Watch out for wombats, emus, kangaroos, wallabies and deer jumping out in front of you. All will do serious damage to your car. It’s best to travel during the day when possible and if you must travel at night, to go slow.

wilsons promontory


Things to do at Wilsons Promontory

– Walk along the pure white sand of Squeaky Beach, a must do for all visitors to the Prom. The squeakiness occurs because the sand is made from almost 100% uniform quartz grains. The hike there from Tidal River is not difficult and takes around 45 mins one way.
– Trek 3.4 km uphill to Mt Oberon. I know, I know, 3.4 km uphill but the views are amazing. You’re able to see almost all of the Prom from the summit. Pack a drink and lunch and take your time. Allow a few hours up and back.
– Swimming and surfing at Norman/Squeaky Beach. Aim for mid-high tide – at low tide Norman Beach is huge, because of the shallow waters. There’s no water for surfing left.
– Snorkelling around the coast. Pillar Point is ideal for this purpose, with kelp forests and coral reefs.
– Kayaking and boating is popular around the coast.
– Fishing is only possible in designated areas. Fishing outside these areas is strictly prohibited.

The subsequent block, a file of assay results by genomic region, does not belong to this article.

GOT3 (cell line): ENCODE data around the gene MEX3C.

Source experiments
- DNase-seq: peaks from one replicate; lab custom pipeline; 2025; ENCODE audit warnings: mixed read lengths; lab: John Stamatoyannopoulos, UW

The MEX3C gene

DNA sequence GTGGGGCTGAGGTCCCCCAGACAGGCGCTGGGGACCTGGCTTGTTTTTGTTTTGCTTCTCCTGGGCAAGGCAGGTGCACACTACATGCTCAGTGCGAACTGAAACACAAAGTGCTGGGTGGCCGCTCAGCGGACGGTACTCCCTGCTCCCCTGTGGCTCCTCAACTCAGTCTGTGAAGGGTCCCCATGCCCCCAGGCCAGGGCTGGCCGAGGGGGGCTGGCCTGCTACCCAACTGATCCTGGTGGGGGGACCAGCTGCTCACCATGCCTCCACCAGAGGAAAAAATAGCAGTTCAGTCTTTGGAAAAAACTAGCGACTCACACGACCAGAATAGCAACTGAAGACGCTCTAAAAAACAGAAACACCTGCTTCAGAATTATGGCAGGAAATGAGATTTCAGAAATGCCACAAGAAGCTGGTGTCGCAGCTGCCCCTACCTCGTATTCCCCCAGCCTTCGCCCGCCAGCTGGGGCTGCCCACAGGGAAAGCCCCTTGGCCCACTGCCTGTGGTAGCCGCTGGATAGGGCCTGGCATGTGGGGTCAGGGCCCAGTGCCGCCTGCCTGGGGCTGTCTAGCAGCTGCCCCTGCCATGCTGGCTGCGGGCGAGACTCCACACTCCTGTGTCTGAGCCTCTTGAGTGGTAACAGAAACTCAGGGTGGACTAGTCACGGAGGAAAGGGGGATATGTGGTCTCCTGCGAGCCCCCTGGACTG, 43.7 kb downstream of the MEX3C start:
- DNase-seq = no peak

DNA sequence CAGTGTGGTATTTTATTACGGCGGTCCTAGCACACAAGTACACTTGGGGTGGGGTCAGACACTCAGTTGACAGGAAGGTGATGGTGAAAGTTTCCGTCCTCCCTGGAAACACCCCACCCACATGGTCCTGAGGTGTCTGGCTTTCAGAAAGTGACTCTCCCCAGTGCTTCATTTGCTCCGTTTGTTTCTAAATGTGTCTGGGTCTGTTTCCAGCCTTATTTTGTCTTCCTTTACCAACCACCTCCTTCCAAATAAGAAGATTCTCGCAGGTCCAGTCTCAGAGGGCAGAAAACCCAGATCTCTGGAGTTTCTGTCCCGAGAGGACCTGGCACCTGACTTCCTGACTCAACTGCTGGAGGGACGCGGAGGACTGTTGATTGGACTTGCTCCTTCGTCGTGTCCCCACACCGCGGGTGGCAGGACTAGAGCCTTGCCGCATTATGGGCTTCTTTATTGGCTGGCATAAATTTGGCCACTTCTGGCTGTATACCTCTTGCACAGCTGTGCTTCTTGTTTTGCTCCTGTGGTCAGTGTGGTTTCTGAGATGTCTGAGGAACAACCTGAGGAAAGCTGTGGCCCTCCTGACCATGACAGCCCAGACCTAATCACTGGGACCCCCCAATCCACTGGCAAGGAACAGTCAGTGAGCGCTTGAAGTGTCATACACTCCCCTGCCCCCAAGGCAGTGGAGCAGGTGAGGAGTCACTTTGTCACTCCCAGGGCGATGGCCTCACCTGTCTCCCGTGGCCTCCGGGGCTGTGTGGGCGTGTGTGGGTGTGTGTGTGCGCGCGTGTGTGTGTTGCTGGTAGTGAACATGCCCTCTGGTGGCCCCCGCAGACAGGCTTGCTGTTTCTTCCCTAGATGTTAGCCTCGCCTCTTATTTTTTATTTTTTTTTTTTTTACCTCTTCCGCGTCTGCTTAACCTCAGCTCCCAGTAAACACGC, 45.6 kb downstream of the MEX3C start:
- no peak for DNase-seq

wilsons promontory

What we liked about Wilsons Promontory

– Awesome views and good walks (Tiana, 11).
– There are some really good grassy sites available.
– Amazingly clean water and beaches.
– Walks that are easily accessible. You can do smaller walks from Tidal River Campground or overnights hikes.
– Surf beach (Lachlan, 11).
– Heaps of wombats in the Campground at night time (Nathan, 8).
– Amazing views from the tops of the Tidal Overlook and Mt Oberon. The trails are pleasant to walk on, especially the Tidal Overlook because of the varied trail. Lots of boulders and cliff edges to climb on. Beautiful lines of swell rolling into Norman Beach during high tide, great spilling waves. There’s a takeaway and general store if you don’t mind spending an arm and a leg there. (Ash, 18)

What we disliked about Wilsons Promontory

– Not much to do when it rains.
– The visitors centre needs more information for the kids in it. It’s lacking compared to other major National Parks in Australia.
– No playground for the kids. The older equipment was removed and not replaced.
– No camp kitchen available. Pretty strange really considering the high number of tourists that frequent the Prom.
– Lack of powered sites. The are a handful of powered sites but are heavily used and therefore muddy when it rains.
– Lack of shelters for when it’s raining. The one next to our site was built many many years ago, perhaps by the army commandos who trained at the Prom in the 1940s. It’s embarrassing when international tourists hang around inside the toilet blocks when its raining so they can keep warm and charge their phones.

wilsons promontory

Wilsons Promontory Contacts

The Tidal River office can be contacted by calling (03) 5680 9555 or Parks Victoria on 131963